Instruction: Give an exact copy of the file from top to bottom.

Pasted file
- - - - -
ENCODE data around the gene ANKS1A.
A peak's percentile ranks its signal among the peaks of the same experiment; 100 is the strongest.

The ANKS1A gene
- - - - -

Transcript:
ENCODE data around the gene ANKS1A.
A peak's percentile ranks its signal among the peaks of the same experiment; 100 is the strongest.

The ANKS1A gene